This CMOS battery everyone keeps referring to got me to thinking.  I've had this system for over 9 years and I've never changed that battery.  I did notice after the power drop that the time was way off.  There must be some kind of keep-alive power that the system provides even when it's turned off.  When we come back from two weeks of vacation the time is basically correct.  I'm an electrical engineer so I know that CMOS stand for complimentary metal oxide semiconductor, the technology used in the chips.  What I don't understand is why this battery is called the CMOS battery, and not a backup battery or something else.  Can someone enlighten me on the nomenclature?  As I understand it, it powers the time, date, and system configuration functions.    



#6 YeahBleeping

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Posted 02 July 2015 - 07:33 AM

The CMOS battery has always been called that since I can remember.  Normally these simply do not 'die' since they only draw power when the motherboard does not have power.  (though it does happen)  Yes it saves the configuration of the CMOS BIOS and keeps the clock circuits with power which is why when the system does not keep time when no power is present is a good indicator that the CMOS battery is bad.  Why it was never called a backup battery I don't know.  Enjoy your vacation !



#7 mjd420nova

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Posted 02 July 2015 - 11:55 AM

CMOS refers to the type of chip that is used to hold the configuration and keep the clock running.  Some newer units do have a five volt supply that is always on to power the main power switch, whether it powers the CMOS I don't think so.  Some laptops have the battery built into the chip socket that holds CMOS chip.  These are kept up to voltage by that five volts but when disconnected from AC power but is more of a capacitor than a battery so will loose its charge and default all the BIOS settings.  Most common ate the "coin" type cells (2016, 2025, 2032) that last under normal conditions around four years.  I have seen a few units where the cell leaked unto the MOBO and the corrosion ate some of the traces off the board.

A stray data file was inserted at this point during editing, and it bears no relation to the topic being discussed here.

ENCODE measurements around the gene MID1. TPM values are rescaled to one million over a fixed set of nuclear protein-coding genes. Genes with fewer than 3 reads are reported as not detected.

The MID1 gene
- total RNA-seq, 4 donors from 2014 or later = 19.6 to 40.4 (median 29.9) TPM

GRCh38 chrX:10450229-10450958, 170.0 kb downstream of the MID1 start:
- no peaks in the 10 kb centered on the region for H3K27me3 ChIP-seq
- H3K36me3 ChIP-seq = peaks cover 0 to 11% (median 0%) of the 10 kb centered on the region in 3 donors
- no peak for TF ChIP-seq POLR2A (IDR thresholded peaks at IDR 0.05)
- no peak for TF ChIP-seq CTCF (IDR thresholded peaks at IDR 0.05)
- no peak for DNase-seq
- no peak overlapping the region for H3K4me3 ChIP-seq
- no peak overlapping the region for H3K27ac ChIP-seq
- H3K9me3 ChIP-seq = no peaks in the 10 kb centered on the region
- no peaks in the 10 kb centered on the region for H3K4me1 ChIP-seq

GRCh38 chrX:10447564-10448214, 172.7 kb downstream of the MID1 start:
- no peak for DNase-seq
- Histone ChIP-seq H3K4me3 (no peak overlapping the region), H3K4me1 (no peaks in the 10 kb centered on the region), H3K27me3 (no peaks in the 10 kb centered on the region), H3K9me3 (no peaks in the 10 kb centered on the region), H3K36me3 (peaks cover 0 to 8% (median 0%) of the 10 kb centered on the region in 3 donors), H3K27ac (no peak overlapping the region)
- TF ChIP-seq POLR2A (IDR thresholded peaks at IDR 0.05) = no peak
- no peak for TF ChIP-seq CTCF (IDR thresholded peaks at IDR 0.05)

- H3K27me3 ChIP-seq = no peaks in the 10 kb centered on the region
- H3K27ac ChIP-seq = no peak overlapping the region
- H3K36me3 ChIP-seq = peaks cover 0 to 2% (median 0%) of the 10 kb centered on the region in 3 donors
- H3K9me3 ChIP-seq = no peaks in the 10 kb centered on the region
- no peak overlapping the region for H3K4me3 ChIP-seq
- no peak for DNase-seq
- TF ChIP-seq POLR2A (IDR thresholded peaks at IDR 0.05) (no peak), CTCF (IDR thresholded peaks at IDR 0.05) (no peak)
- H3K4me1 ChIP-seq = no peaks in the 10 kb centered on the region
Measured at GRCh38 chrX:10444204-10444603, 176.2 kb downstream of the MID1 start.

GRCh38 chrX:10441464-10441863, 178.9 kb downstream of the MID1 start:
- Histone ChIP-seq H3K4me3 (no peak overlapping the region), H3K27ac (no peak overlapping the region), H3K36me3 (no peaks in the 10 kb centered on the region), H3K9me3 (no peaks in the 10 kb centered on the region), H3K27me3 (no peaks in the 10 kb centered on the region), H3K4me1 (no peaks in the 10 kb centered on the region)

#8 bikerbill

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Posted 03 July 2015 - 07:11 AM

Thanks for the background on the CMOS battery.

 

So back to my lack of audio.  I just recalled that when I powered up the system after the power drop/surge, I recall seeing a message about needing to do something about a SigmaTel audio codec.  I think I had to reinstall a driver.  It was very quick and easy so I forgot I did anything until now.  I'm wondering if this codec might me at the heart of my no-audio problem.  Is this codec on the mortherboard?  Since I have a sound card would I also have an audio codec on it?  Could there be some conflict between the two.  I looked at Device Manager and it said the SigmaTel codec was working fine.  Any suggestions?  



#9 YeahBleeping

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Posted 03 July 2015 - 07:42 AM

Because you have a sound card the Sigma audio codec should be basically disabled.  Although you could try uninstalling / reinstalling a driver for it I am not sure it would help.(Your speakers should be connected to the sound card) so a onboard sound driver won't help you.  I would concentrate on the sound card (see if it works in another machine) If it does then you may simply need to reinstall the soundcard drivers- but I suspect the sound card is now dead.